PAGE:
Byzantine panel with archangel, Ivory leaf from diptych, c. 525-50, 16.8 x 5.6 x 0.35 in. (42.8 x 14.3 x 0.9 cm), probably from Constantinople (modern Istanbul, Turkey), (British Museum, London) The British Museum translates the text at the top of the panel as: "Receive the suppliant before you, despite his sinfulness." Speakers: Dr. Beth Harris, Dr. Steven Zucker. Created by Beth Harris and Steven Zucker.
Historiated capitals from the crossing of the Church of Sant Miquel of the castle of Camarasa (Noguera), early 13th century, stone, 77 x 1.65 x 77.5 cm (Museu Nacional d'Art de Catalunya, Palau Nacional, Barcelona). Created by Beth Harris and Steven Zucker.
Coronation Mantle, 1133/34, fabric from Byzantium or Thebes, samite, silk, gold, pearls, filigree, sapphires, garnets, glass, and cloisonné enamel, 146 x 345 cm (Neue Hofburg, Vienna). Likely made for the Norman ruler Roger II in 1133/34 in the royal workshop in Palermo of fabric from Byzantium or Thebes, Samite, silk, gold, pearls, filigree, sapphires, garnets, glass, and cloisonné enamel. The Kufic script reads: "This mantle was worked in the most magnificent clothing workshop and is connected with the desire and hopes, felicitous days and nights without cease or change, with authority, with honor and felicity, assurances of trust, reverent care, protection, good destiny, freedom from harm, triumph and livelihood in the capital city of Sicily in the year 528" (or 1133/34 in the Gregorian calendar). Neue Hofburg, Vienna. Speakers: Dr. Steven Zucker and Dr. Beth Harris. Created by Beth Harris and Steven Zucker.
Duccio di Buoninsegna, Madonna and Child, tempera and gold on panel, c. 1300
(Metropolitan Museum of Art)
Speakers: David Drogin and Beth Harris
For more videos, visit www.smarthistory.org
Speakers: Dr. David Drogin, Dr. Beth Harris
Duccio, Maesta (front), 1308-11 (Museo dell'Opera Metropolitana del Duomo, Siena) Speakers: Dr. Beth Harris and Dr. Steven Zucker.
During this period, and for hundreds of years, Italy was not a unified country, but rather was divided into many small countries we call city-states. Florence, Siena, Milan, Venice—these were essentially independent nations with their own governments—and they were at war with each other. These city-states also had independent cultures with their own distinct styles in painting and sculpture. Siena had a unique style that emphasized decorative surfaces, sinuous lines, elongated figures and the heavy use of gold. Duccio was the founder of the Sienese style and his work was quite different from the Florentine painter Giotto. Giotto emphasized a greater naturalism—creating figures who are more monumental (large, heavy and with a greater sense of accurate proportion) and a greater illusion of three-dimensional space.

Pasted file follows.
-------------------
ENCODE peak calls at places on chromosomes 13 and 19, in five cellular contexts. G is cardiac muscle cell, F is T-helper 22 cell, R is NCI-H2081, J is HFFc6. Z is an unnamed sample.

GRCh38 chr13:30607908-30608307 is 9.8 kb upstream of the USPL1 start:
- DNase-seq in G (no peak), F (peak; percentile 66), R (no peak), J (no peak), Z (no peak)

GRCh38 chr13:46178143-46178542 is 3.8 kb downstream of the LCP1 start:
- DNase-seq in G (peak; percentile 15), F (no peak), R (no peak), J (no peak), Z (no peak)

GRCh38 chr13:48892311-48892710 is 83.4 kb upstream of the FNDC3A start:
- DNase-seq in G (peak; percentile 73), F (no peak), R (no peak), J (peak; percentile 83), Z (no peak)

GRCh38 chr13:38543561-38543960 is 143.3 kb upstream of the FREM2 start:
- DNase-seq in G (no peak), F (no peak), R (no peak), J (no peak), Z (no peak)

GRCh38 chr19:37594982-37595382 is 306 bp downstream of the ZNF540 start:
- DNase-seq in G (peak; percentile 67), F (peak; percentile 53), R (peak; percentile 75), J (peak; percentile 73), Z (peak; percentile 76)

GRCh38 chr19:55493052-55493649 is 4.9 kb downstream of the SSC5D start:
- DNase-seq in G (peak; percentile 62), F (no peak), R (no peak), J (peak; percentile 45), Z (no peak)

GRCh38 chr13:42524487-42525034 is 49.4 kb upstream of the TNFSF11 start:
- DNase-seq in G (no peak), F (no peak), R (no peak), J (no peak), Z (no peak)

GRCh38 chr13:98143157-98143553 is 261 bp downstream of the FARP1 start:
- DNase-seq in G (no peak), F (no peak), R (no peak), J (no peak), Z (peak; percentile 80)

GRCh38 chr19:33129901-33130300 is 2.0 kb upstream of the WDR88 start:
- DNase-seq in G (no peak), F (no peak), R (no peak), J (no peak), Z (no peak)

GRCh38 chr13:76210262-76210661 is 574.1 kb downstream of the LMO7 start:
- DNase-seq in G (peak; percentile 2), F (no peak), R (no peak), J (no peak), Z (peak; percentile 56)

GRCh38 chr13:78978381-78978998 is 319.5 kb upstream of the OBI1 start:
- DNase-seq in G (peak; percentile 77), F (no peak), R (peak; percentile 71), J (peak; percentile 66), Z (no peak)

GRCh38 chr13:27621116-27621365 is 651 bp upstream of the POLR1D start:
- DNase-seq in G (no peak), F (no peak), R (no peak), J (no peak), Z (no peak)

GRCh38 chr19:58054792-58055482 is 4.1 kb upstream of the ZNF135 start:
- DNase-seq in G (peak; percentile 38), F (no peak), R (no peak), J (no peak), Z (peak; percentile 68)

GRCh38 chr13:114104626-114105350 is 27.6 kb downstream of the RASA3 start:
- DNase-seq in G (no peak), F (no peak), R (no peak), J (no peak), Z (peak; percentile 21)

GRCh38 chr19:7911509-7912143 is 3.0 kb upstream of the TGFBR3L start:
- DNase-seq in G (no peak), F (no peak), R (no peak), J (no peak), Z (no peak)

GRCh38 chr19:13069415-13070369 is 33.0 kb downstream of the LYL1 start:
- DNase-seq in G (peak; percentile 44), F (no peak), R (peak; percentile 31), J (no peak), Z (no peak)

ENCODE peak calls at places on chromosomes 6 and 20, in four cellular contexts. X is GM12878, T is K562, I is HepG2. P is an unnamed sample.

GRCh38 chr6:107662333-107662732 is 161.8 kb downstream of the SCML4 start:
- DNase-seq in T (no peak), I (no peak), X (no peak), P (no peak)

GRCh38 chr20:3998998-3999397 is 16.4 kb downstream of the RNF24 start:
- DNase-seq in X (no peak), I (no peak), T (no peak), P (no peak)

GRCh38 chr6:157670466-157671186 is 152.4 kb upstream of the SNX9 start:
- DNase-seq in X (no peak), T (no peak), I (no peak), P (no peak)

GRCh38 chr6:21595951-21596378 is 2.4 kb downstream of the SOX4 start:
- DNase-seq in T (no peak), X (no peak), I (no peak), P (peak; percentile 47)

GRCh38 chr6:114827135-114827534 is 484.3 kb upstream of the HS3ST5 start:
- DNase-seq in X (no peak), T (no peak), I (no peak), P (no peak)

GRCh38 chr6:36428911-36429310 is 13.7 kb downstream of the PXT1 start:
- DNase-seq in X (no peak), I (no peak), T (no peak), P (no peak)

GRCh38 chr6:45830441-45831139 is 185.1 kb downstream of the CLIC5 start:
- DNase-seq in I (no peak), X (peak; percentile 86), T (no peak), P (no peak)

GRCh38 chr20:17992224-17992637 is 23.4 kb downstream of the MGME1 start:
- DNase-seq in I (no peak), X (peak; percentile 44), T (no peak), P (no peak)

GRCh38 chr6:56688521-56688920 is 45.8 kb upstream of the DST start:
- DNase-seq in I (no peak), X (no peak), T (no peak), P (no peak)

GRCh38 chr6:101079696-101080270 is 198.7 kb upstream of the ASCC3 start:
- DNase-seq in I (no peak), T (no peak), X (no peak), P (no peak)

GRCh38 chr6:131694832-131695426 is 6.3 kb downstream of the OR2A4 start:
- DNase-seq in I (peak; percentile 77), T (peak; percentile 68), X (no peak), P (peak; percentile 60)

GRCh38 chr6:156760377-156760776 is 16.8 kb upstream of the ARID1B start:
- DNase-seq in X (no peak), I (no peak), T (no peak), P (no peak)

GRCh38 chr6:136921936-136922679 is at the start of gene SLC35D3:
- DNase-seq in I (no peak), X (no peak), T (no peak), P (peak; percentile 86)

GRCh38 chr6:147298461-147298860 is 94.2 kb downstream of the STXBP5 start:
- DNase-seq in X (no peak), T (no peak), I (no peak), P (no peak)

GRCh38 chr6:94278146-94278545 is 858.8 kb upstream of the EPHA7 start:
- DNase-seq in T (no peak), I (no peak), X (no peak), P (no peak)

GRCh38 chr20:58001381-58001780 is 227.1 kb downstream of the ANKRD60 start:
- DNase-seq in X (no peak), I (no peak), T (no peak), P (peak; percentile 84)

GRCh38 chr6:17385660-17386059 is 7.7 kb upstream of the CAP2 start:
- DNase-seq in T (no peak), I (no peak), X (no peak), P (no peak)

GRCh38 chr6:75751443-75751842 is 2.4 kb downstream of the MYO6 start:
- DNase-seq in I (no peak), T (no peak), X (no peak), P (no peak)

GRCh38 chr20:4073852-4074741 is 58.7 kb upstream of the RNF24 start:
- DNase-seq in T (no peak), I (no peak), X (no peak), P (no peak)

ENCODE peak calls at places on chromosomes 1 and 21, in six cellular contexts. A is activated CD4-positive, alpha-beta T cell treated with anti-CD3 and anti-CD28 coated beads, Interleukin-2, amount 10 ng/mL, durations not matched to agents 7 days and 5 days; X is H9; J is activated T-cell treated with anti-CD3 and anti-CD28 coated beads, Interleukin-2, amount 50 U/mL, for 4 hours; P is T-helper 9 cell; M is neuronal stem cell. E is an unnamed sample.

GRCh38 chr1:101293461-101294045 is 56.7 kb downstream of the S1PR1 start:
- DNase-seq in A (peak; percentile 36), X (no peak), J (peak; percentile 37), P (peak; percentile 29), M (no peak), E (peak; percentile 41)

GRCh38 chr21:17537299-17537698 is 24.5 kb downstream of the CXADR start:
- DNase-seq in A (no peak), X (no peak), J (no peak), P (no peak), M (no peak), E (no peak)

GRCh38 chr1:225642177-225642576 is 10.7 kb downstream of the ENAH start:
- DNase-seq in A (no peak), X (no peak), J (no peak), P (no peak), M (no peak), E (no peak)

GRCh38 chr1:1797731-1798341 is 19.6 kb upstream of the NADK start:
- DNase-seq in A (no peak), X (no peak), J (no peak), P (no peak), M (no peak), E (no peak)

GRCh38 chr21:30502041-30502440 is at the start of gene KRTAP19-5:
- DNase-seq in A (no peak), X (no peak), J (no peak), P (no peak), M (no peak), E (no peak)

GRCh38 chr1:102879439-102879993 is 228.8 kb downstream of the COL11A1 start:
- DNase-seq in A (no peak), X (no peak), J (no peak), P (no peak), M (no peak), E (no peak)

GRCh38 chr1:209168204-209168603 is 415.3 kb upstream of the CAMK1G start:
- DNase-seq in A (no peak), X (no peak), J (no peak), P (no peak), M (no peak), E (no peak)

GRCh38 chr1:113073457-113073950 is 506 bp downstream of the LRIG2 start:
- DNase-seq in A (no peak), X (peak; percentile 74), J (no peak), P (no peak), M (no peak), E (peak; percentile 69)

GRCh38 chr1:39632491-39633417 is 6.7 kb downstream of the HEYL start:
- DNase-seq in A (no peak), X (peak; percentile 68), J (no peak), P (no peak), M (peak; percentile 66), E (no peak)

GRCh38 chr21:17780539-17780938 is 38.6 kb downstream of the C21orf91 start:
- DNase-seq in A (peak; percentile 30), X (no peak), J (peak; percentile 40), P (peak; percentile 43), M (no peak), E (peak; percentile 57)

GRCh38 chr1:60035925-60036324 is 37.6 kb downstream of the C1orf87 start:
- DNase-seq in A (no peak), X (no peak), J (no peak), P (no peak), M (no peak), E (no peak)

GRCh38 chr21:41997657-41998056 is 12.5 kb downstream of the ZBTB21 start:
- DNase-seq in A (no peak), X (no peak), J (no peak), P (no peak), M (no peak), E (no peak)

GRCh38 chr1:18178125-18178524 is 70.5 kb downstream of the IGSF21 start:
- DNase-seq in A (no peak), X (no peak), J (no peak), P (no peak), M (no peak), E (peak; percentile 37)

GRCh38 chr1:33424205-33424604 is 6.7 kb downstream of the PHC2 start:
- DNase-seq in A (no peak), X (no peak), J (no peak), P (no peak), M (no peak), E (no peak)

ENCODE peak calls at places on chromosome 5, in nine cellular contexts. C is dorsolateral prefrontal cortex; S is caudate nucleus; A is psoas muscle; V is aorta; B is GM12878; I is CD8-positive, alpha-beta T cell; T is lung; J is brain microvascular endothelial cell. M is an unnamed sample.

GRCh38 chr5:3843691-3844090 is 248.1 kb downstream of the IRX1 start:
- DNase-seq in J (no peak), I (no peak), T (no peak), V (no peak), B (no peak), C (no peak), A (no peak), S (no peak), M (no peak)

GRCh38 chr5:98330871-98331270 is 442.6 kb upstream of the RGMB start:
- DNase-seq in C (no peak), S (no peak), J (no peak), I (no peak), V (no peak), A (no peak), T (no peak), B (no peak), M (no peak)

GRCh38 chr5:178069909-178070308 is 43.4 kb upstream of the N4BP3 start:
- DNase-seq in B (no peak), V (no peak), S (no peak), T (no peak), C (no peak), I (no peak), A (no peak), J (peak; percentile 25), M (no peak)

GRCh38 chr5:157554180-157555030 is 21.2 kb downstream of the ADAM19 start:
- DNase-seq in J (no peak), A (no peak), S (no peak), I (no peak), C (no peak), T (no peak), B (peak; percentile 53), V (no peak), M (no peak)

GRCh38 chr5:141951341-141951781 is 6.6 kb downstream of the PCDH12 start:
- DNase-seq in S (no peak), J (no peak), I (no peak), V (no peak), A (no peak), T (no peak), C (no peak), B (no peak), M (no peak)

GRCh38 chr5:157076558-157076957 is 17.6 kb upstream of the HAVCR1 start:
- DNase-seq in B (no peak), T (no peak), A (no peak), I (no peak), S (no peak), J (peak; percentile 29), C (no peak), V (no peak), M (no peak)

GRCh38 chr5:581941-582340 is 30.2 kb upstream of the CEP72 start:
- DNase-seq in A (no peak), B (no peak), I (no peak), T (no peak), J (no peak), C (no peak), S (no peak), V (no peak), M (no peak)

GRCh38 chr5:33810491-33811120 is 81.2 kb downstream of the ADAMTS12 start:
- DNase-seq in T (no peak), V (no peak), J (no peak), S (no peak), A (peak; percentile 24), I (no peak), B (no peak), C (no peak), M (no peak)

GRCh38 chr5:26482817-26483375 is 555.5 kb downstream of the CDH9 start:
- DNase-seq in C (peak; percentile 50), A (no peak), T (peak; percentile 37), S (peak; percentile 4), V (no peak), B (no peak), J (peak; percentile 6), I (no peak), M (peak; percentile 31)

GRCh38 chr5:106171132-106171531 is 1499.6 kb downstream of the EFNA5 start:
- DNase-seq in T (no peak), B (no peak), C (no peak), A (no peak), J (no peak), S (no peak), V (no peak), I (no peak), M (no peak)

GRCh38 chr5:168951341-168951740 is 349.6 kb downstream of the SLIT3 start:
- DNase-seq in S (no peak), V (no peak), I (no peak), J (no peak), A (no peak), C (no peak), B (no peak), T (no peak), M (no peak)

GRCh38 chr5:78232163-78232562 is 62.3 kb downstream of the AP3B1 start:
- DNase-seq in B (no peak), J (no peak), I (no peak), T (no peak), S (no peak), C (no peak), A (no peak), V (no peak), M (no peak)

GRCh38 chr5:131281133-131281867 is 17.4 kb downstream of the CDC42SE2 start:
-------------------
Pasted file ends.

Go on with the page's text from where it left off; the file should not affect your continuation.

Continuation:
Contemporaneous description of the procession that brought this painting to Siena Cathedral (or Duomo):
At this time the altarpiece for the high altar was finished and the picture which was called the "Madonna with the large eyes" or Our Lady of Grace, that now hangs over the altar of St. Boniface, was taken down. Now this Our Lady was she who had hearkened to the people of Siena when the Florentines were routed at Monte Aperto, and her place was changed because the new one was made, which is far more beautiful and devout and larger, and is painted on the back with the stories of the Old and New Testaments. And on the day that it was carried to the Duomo the shops were shut, and the bishop conducted a great and devout company of priests and friars in solemn procession, accompanied by the nine signiors, and all the officers of the commune, and all the people, and one after another the worthiest with lighted candles in their hands took places near the picture, and behind came the women and children with great devotion. And they accompanied the said picture up to the Duomo, making the procession around the Campo, as is the custom, all the bells ringing joyously, out of reverence for so noble a picture as this. And this picture Duccio di Niccolò the painter made, and it was made in the house of the Muciatti outside the gate aStalloreggi. And all that day persons, praying God and His Mother, who is our advocate, to defend us by their infinite mercy from every adversity and all evil, and keep us from the hands of traitors and of the enemies of Siena. (English translation: Charles Eliot Norton, Historical Studies of Church-Buildings in the Middle Ages: Venice, Siena, Florence (New York: Harper & Brothers, 1880), 144-45; Italian text: G. Milanesi, Documenti per la storia dell'arte senese (Siena: 1854, I), 169)
. Created by Beth Harris and Steven Zucker.
Duccio di Buoninsegna, The Virgin and Child with Saints Dominic and Aurea, c. 1315, tempera on wood, 42.5 x 34.5 cm (National Gallery, London). Speakers: Dr. Beth Harris and Dr. Steven Zucker. Created by Beth Harris and Steven Zucker.
Follower of Bernardo Daddi, The Aldobrandini Triptych, tempera on panel, ca. 1336 (Portland Art Museum)
Speakers: Tina Olsen and Maribeth Graybill
For more: http://smarthistory.org/daddi-follower-triptych.html
Giotto di Bondone, St. Francis of Assisi Receiving the Stigmata with predella scenes of the Dream of Innocent III, The Pope Approving the Rule of the Order, and St. Francis Preaching to the Birds, c. 1295-1300 (originally, Church of San Francesco, Pisa), tempera and gold on panel, 3.13 x 1.63 m, original frame inscribed: "OPUS IOCTI FIORETINI.". Speakers: Dr. Beth Harris and Dr. Steven Zucker. Created by Beth Harris and Steven Zucker.
Giotto, The Ognissanti Madonna, 1306-10, tempera on panel, 128 x 80 1/4" (325 x 204 cm). Painted for the Church of Ognissanti, Florence Speakers: Dr. Steven Zucker and Dr. Beth Harris. Created by Beth Harris and Steven Zucker.